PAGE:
- Society for Applied Anthropology meetings in Pittsburgh
The Pittsburgh Post-Gazette carried an article about the annual meeting of the Society for Applied Anthropology which was held in Pittsburgh, Pennsylvania, marking the 75th meeting of the SfAA. Over five days, 1,800 members of the Society convened to hear academic presentations at over 300 sessions as well as spending one day focusing on social challenges and real-life application of theory in Pittsburgh. Ten field trips included visits to museums and industrial sites including a coal-mining site in southwestern Pennsylvania.
The article quotes Kathleen Musante, anthropology professor at the University of Pittsburgh and president-elect of the Society. She said that the board members who chose the site of the conference “perceive Pittsburgh as being a symbol of the kind of community that has been able to not only adapt to changing circumstance but to flourish because of an enduring will to be a great place…Pittsburgh is also continuing to have the same issues that are true for other parts of the country. There is still inequality here, there are still adjusting economic circumstances. The board saw Pittsburgh as a place that really tries to address those issues.”
- Anthropology should be taught from kindergarten on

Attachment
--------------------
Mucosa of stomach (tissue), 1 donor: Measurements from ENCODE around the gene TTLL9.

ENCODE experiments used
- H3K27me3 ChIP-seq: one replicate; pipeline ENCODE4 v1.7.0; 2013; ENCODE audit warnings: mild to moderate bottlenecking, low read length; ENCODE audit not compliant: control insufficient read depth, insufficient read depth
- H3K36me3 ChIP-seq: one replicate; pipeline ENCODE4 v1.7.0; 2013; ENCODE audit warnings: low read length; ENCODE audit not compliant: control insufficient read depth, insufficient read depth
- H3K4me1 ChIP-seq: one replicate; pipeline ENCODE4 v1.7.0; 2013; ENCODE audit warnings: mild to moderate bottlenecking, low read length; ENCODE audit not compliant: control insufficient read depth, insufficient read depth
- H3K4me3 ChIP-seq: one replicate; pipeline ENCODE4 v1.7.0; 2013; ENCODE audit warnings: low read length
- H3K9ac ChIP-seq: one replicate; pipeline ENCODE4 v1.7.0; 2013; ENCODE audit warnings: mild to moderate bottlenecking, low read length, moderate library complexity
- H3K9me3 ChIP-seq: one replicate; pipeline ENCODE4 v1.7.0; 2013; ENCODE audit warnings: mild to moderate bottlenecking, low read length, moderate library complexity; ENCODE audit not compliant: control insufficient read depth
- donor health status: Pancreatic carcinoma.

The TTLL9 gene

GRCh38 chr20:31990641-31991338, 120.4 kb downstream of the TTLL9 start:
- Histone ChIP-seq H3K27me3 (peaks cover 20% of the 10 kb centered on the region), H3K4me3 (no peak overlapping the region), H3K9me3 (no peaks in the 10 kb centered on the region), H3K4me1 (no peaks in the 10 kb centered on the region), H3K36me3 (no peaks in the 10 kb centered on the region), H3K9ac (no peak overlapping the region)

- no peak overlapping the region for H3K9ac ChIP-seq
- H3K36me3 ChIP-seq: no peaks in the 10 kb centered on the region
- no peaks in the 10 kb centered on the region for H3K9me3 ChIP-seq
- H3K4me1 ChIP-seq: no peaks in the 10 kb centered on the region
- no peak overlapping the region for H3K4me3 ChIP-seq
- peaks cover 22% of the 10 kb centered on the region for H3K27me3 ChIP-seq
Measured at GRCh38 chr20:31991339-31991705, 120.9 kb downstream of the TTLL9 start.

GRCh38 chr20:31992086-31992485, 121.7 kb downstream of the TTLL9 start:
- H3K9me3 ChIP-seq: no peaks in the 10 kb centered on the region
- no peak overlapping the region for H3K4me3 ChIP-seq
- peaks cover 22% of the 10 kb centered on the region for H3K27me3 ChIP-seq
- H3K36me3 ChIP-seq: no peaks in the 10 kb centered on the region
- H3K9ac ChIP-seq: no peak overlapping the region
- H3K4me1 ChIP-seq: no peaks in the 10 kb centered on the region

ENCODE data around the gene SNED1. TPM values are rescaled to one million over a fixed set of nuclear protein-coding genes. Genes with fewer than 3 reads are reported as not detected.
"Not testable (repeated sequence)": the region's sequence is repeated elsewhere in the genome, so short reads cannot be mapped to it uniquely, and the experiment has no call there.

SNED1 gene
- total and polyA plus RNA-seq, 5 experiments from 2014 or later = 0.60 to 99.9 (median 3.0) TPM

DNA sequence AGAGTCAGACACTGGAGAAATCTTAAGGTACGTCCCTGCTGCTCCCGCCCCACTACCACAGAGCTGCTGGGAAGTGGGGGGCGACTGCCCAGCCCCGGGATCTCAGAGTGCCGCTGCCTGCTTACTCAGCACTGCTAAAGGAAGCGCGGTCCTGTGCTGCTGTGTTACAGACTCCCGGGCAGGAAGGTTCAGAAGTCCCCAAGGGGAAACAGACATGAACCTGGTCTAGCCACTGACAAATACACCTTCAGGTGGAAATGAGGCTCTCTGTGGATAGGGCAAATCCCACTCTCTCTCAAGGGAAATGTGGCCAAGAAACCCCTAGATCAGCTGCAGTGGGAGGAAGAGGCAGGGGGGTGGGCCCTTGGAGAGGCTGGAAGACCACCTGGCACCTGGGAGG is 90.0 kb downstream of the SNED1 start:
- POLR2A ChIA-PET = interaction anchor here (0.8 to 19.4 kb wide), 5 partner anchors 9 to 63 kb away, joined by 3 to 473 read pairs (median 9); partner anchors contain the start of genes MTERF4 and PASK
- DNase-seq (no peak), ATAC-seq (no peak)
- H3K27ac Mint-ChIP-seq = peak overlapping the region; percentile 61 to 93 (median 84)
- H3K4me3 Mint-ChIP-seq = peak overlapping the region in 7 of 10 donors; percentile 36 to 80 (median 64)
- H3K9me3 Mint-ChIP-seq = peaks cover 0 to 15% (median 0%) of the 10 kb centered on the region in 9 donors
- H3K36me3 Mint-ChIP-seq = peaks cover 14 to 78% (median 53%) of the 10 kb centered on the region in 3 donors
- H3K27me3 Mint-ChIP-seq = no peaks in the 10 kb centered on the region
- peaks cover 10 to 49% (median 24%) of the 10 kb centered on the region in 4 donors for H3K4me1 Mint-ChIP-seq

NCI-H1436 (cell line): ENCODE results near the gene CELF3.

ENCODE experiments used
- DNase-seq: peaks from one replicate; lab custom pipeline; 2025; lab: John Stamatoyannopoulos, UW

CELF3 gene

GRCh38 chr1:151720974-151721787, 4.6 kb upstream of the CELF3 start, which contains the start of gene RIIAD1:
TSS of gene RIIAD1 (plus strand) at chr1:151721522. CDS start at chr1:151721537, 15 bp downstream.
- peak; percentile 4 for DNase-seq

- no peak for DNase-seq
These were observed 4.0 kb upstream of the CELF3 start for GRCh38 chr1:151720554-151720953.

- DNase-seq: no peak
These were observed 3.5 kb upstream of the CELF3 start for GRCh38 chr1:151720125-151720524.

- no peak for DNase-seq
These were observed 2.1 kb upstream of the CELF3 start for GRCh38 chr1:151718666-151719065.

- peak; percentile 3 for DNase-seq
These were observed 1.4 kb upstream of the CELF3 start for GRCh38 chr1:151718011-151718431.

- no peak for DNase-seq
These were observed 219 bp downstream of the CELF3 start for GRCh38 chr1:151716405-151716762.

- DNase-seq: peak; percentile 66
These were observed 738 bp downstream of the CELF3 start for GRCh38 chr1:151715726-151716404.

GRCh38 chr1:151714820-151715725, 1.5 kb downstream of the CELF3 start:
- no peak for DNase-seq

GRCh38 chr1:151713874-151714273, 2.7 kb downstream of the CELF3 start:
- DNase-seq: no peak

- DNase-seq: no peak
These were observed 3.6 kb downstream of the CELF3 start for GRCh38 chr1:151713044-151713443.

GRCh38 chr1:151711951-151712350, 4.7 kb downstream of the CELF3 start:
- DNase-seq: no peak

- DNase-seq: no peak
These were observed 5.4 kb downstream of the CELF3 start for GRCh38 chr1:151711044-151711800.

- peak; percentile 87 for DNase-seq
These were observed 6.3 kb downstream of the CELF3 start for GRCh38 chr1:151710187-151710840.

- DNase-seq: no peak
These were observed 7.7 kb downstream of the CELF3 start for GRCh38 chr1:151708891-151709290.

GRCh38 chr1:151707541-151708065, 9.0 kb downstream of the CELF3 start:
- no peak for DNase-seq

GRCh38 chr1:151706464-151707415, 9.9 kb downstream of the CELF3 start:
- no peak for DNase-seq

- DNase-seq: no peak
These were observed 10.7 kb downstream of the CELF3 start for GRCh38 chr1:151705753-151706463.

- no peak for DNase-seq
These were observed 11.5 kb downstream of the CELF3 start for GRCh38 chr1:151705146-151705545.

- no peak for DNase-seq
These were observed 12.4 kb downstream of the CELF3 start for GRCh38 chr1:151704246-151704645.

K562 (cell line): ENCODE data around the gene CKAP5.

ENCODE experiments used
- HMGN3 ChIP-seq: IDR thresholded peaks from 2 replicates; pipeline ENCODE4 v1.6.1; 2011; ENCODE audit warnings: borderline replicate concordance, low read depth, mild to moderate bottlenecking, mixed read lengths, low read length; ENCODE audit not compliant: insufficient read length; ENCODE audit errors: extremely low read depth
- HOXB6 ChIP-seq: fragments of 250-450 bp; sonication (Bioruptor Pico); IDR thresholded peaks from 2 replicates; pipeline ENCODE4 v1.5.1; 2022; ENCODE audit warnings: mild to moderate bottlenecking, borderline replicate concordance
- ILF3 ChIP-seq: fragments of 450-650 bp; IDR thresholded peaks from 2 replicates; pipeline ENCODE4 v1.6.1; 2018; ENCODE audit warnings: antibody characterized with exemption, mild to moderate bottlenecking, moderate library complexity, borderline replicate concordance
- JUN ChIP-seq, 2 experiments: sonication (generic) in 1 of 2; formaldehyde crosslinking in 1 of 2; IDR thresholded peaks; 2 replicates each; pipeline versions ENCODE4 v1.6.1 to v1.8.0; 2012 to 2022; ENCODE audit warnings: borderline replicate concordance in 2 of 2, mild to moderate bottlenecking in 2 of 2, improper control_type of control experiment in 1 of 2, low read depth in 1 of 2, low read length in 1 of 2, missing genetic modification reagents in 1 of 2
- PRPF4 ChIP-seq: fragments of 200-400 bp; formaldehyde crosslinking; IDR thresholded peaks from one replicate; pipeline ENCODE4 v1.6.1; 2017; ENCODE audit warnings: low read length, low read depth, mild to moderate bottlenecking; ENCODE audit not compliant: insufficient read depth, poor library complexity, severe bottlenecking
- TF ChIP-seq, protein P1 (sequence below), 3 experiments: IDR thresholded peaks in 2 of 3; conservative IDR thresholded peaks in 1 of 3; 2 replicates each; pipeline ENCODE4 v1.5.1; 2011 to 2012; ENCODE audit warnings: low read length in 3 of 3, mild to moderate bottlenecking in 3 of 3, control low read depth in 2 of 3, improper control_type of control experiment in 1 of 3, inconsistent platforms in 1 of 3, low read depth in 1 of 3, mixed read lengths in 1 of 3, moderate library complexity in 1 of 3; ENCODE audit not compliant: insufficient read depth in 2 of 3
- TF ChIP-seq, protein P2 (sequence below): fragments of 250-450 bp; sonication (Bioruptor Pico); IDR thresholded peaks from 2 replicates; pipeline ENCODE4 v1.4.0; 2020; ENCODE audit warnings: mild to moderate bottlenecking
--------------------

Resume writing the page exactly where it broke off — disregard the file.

Ed Liebow, executive director of the American Anthropological Association, published an article in The Huffington Post arguing in support of the teaching of anthropology in primary and secondary schools around the world. Given the importance of understanding human behavior and values to prevent and solve global and local challenges from racial bias to climate change, he points to the exemplary model developed by the Royal Anthropological Institute. In 2010, after several years of careful curriculum design, the RAI succeeded in establishing an anthropology A-level course (roughly equivalent to high school Advanced Placement courses in the U.S.). Liebow bemoans the recent decision by the British Assessment and Qualifications Alliance (AQA) to discontinue the course and steering students to sociology or history courses. AQA said that it could not continue to offer the anthropology course because demand has been disappointing and the difficulty of finding graders. (more…)